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Dear Doc: I’m a 59-year-old insulin-dependent diabetic. About six weeks ago I developed hemorrhoids. Let me tell you, they are a pain in the butt for sure.

I saw my primary doctor, who gave me hydrocortisone suppositories to reduce the inflammation and a combination cream to control the itch — hydrocortisone and something else. I’m better now, but he thinks I should have surgery.

I don’t want surgery, especially because I know diabetics are at a higher risk with anti-itch stuff. I’ve been using both of them, with good results. Can you help me? — Joe from Jacksonville

Dear Joe: Let’s think about the anus for a minute. It’s an incredible thing. Day in and day out, it differentiates between solid, liquid and gas — rarely making a mistake. It controls our waste products so we go where we want and when we want. It’s a joy, except when those pesky “piles” protrude. That’s when joy can turn into misery.

The worst hemorrhoids, the ones that always need surgery, are the ones that prolapse, or actually fall out of the rectum. You have to put them in after you poop, and with some folks it's also after they laugh, sneeze or even take a deep breath. I always recommend surgery for them.

But short of that, a little TLC, with a dab of something else, can shrink those pesky things down to nothing. Conservative treatment is the method of choice. Now, take note: If they’re bleeding, you need to be checked by a doctor because that could be from something else, such as colon cancer.

Let’s begin with bulk, or fiber. It unequivocally helps. Try bran or other high-fiber cereal in the morning or my favorite, psyllium, the most common brand being Metamucil. If you knew how many times I have recommended that, you’d think I have stock in the company. I myself take the stuff, on and off, when those little buggers act up.

Psyllium is dietary fiber not absorbed in the small intestine. The excess soaks up the moisture, making a nice bulky and soothing stool. It gets the job done.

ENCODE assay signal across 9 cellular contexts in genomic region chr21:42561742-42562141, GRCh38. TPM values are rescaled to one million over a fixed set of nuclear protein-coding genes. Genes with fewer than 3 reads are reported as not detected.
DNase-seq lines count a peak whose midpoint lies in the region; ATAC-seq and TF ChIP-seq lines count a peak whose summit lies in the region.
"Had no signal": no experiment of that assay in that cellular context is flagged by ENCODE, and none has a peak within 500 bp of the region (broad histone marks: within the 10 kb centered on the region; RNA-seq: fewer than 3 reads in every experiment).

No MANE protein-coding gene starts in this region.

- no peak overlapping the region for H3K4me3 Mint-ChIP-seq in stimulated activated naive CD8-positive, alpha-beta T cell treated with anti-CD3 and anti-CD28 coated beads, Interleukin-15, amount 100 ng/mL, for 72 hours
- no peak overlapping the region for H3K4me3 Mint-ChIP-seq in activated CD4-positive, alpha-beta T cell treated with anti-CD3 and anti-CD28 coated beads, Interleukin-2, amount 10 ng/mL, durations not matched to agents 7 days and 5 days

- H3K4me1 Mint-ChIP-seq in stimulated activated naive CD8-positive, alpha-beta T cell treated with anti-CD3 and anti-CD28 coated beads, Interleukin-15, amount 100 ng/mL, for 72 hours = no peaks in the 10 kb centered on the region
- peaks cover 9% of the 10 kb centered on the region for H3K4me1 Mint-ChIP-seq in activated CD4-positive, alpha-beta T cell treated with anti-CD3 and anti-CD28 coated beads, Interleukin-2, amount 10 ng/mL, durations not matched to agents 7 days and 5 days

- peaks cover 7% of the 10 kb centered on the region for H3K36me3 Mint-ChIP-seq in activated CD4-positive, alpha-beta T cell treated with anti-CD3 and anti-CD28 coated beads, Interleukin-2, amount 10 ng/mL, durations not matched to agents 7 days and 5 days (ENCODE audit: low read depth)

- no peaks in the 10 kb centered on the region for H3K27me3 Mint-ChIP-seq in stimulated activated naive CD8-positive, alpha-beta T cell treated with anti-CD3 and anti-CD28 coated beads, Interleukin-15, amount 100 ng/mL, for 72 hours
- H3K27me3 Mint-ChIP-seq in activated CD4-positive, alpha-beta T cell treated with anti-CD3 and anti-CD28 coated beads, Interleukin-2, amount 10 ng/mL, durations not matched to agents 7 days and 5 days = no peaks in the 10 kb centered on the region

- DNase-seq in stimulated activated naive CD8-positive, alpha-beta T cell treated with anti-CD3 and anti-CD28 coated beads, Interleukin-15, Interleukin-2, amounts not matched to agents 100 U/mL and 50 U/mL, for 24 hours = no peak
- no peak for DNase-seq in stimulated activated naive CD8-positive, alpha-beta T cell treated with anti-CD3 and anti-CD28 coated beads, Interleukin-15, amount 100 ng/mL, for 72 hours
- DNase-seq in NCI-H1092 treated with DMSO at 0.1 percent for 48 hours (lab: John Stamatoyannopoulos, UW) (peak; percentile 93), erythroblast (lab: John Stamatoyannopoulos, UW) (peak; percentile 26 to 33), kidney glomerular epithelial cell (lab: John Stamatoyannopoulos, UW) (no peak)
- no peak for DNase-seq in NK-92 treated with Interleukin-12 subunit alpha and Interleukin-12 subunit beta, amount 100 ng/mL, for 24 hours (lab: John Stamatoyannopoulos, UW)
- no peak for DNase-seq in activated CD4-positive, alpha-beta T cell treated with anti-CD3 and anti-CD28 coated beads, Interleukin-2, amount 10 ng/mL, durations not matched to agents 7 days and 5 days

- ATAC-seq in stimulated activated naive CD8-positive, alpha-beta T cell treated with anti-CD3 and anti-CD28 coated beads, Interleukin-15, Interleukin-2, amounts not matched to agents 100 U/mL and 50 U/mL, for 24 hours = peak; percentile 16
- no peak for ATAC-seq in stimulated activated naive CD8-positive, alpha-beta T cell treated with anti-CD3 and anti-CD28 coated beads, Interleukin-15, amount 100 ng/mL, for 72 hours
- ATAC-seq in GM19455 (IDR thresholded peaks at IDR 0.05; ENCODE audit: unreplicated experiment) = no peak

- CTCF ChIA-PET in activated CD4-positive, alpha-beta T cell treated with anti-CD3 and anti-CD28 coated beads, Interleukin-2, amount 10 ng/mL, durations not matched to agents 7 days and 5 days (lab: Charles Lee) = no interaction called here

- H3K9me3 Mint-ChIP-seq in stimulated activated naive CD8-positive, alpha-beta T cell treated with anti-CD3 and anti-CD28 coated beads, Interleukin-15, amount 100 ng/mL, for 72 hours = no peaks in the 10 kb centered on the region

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By the way, the U.S. is the world’s largest consumer of psyllium, perhaps because we consume so many refined carbohydrates. Whole grains, fruits and vegetables are propulsive while chips, soda, white bread and candy are bad news. Oh, and one more advantage of psyllium: It can reduce cholesterol.

Next, let’s talk sitz baths. Try these two to three times daily — drop your drawers and sit in a nice warm, comfortable bath. But would you find that schedule difficult? If you’re like me, yes. The alternative is to spend about $10 on a plastic sitz bath that sits on the toilet. I’ve found them online in a number of colors — a rainbow of plastic.

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Sitting in warm water promotes healing, increases circulation and stimulates elimination. It really works.

Now, what about those suppositories? Most research has shown they don’t do much. And what about the combination cream, usually hydrocortisone cream with a xylocaine-like product? I’d stop that. Some people develop a hypersensitivity to the stuff.

That’s just what you don’t need — one more thing for your remarkable anus to worry about. Using an astringent, such as witch hazel (found in Tucks pads) or just plain old Vaseline is usually all you need.

And finally, wipe yourself with super-gentle toilet tissue (not the cheaper, rough stuff) or, better yet, use flushable adult toilet wipes. They’re even gentler.

If all of this fails and you’re still suffering, there are other minimally invasive techniques such as hemorrhoid banding that can be done as an outpatient procedure requiring hardly any recovery time.

My spin: Conservative treatment is the way to go for hemorrhoids, making your anus a happy camper. Stay well.

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This column provides general health information and is not specific advice intended for any particular individual(s). It is not a professional medical opinion or a diagnosis. Always consult your personal health care provider about your concerns. No ongoing relationship of any sort (including, but not limited to, any form of professional relationship) is implied or offered by Dr. Paster to people submitting questions.

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